Honolulu has one of the the highest rates of homelessness in the nation. A 2014 state housing study found that the city needs more than 11,000 rentals by 2020 to meet demand from people earning less than 140 percent of area median income. Thousands of those units are needed by seniors, given Honolulu’s rapidly aging population.
A recent survey commissioned by the advocacy group Hawaii Appleseed Center for Law and Economic Justice found that 95 percent of the 500-plus people polled said the high cost of housing is a very serious or important problem in Hawaii.
“The Council should be very careful because we are making it much more difficult to get affordable housing,” Nakata said. “Unfortunately affordable housing has been equated with low income people and there is a strong bias against having low income, poor people, living in your community. It’s a very unfortunate reality.”
Residents who testified Thursday might disagree. Many who support the moratorium in Moanalua said it doesn’t make sense to build units that could add hundreds of vehicles to already congested roads.
“I would urge that nothing be done until the traffic problem is solved,” said Moanalua resident Alan Schiller.
City officials provided little comfort to residents like Schiller.
Mike Formby, who leads the city Department of Transportation Services, said there is not much he can do to address the traffic problems without coordinating with the state Department of Transportation.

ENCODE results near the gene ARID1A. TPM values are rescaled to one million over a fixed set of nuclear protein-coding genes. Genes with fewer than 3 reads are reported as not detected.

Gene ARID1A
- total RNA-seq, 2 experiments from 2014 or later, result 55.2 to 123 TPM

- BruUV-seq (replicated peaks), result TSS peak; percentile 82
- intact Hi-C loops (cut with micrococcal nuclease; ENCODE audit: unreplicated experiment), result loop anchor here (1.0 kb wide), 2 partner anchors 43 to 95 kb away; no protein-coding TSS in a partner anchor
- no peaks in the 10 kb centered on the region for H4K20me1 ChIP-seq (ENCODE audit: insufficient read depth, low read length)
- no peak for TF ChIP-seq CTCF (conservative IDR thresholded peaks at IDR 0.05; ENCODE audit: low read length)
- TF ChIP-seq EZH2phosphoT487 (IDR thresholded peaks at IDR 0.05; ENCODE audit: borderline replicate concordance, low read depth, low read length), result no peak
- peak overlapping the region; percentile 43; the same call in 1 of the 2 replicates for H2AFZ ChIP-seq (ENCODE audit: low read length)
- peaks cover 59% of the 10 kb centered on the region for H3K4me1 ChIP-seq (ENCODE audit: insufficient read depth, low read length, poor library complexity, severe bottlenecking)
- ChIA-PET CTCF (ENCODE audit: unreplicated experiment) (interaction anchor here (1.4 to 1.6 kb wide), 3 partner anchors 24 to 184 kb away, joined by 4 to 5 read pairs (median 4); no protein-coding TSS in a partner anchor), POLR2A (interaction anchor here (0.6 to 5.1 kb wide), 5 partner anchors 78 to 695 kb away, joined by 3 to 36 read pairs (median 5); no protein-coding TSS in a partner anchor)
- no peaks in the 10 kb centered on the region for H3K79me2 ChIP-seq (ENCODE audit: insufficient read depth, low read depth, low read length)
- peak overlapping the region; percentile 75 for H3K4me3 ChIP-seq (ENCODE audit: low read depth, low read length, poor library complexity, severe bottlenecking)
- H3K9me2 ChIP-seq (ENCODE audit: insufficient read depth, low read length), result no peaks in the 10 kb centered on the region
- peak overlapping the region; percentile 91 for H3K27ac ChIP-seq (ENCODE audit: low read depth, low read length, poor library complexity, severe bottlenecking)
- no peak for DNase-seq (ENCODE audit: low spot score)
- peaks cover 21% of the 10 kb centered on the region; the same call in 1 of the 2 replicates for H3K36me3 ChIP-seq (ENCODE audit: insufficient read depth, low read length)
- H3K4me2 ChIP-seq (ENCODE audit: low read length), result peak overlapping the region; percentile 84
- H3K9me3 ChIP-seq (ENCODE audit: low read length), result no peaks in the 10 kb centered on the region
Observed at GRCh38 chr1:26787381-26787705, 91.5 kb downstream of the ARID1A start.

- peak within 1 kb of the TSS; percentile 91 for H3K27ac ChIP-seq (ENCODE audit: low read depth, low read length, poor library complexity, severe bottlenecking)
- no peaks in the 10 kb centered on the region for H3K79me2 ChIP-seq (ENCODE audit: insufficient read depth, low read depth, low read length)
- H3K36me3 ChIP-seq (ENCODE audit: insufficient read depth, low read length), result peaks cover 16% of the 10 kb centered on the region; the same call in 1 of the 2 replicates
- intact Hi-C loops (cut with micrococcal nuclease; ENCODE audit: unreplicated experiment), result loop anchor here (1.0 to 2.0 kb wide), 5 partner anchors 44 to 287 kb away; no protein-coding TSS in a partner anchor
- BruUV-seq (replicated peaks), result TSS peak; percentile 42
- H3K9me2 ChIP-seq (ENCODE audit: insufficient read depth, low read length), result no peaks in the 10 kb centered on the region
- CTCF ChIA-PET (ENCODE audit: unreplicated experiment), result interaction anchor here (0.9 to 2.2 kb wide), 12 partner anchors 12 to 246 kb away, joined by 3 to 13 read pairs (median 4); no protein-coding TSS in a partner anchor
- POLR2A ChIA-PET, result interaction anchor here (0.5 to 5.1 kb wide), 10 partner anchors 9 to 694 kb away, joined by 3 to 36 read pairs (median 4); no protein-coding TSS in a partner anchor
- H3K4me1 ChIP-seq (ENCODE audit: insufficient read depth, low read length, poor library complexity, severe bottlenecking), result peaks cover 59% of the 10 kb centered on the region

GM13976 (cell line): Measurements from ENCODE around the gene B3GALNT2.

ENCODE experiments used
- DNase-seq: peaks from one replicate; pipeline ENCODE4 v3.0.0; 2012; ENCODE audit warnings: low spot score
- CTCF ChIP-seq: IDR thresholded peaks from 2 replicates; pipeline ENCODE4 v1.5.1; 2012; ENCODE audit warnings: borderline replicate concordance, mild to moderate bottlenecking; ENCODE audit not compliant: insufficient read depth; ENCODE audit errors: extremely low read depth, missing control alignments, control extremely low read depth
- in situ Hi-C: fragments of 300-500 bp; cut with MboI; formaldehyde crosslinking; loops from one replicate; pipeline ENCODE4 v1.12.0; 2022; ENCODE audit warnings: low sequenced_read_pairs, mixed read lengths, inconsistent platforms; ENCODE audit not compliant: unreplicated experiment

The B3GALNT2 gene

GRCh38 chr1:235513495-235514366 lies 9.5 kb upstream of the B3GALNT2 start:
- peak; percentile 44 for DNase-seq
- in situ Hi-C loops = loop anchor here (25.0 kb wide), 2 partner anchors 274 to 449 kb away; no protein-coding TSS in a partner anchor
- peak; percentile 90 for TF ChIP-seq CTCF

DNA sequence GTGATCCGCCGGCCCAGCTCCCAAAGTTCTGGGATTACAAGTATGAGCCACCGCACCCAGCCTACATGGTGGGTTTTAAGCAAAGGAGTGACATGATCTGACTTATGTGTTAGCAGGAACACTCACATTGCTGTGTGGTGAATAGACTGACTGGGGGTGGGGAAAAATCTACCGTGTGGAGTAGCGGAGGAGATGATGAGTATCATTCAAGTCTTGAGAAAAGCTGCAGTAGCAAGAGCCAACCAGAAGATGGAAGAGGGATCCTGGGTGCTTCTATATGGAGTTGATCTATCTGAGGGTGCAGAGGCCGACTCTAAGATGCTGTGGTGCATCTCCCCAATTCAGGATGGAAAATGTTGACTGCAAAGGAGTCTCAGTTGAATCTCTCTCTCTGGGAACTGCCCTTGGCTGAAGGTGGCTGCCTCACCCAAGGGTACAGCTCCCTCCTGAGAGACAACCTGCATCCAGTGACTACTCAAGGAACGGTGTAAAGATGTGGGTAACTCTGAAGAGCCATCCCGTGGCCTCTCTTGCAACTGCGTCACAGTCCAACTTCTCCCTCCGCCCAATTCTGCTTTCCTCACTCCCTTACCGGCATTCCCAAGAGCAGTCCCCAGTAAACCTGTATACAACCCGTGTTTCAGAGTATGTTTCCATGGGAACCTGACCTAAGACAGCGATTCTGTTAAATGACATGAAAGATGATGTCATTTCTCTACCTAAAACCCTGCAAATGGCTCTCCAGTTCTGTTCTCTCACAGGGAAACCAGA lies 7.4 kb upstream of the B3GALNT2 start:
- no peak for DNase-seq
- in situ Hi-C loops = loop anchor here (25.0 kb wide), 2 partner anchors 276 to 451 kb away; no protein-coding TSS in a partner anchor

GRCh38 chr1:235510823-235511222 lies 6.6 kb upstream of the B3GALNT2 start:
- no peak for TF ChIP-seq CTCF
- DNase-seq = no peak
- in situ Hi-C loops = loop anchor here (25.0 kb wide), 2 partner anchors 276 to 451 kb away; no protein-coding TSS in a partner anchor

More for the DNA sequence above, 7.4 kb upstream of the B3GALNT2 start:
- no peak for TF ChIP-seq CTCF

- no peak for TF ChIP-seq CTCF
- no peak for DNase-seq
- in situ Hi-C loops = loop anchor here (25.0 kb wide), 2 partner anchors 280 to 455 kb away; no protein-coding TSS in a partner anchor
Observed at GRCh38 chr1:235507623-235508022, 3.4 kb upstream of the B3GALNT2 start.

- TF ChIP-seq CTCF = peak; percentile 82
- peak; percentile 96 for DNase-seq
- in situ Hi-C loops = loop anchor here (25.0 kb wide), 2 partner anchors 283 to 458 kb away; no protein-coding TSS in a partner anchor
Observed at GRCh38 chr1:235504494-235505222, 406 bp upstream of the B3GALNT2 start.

No representatives from that agency showed up Thursday, and Formby said that the department’s deputy director, Ed Sniffen, told him there are no short-term solutions to the traffic congestion that can be implemented within the next two years.
That frustrated Councilwoman Carol Fukunaga, who introduced the moratorium bills along with Councilman Joey Manahan and has been advocating on behalf of residents.
“While there have been proposals, there have not been any solutions that have received any long-term commitment,” she said.
Mary Jean Castillo, a resident and board member of the association of apartment dwellers at Moanalua Village, an apartment complex near the proposed Moanalua Hillside expansion, testified in favor of the proposed moratorium, saying traffic congestion and crime have worsened in her neighborhood over the last two years.
“These issues affect the safety, health and welfare of the public so I urge the City Council to please pass Bill 11 and Bill 25,” she said.
But Mayor Kirk Caldwell’s administration opposes the idea.
“We don’t think that the moratorium will solve the problem that it’s trying to solve,” city Department of Planning and Permitting Director George Atta testified Thursday. “It’s a very blunt instrument that may have unintended consequences.”
There’s also the concern that the bill may set a bad precedent. The neighborhood board representing Makakilo and Kapolei passed a resolution in February requesting a moratorium on housing development in West and Central Oahu until traffic studies are completed and remedies implemented.
Like Caldwell, Anderson wasn’t keen on the bills, noting potential legal implications of passing a law that targets one development and requesting a study from city attorneys.
His chief of staff, Gail Myers, said after the hearing that the city has not implemented this type of moratorium since 1993, and never before due to traffic problems.